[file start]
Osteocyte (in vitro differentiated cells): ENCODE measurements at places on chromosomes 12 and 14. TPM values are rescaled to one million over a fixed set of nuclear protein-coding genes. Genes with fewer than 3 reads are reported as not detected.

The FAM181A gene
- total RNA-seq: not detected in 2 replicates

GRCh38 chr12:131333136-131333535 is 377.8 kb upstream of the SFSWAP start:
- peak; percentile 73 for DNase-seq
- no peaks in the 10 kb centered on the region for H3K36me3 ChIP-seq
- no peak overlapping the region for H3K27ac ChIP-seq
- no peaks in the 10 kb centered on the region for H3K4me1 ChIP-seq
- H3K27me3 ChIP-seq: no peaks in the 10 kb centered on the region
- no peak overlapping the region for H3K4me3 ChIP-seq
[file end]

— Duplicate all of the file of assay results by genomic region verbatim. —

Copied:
Osteocyte (in vitro differentiated cells): ENCODE measurements at places on chromosomes 12 and 14. TPM values are rescaled to one million over a fixed set of nuclear protein-coding genes. Genes with fewer than 3 reads are reported as not detected.

The FAM181A gene
- total RNA-seq: not detected in 2 replicates

GRCh38 chr12:131333136-131333535 is 377.8 kb upstream of the SFSWAP start:
- peak; percentile 73 for DNase-seq
- no peaks in the 10 kb centered on the region for H3K36me3 ChIP-seq
- no peak overlapping the region for H3K27ac ChIP-seq
- no peaks in the 10 kb centered on the region for H3K4me1 ChIP-seq
- H3K27me3 ChIP-seq: no peaks in the 10 kb centered on the region
- no peak overlapping the region for H3K4me3 ChIP-seq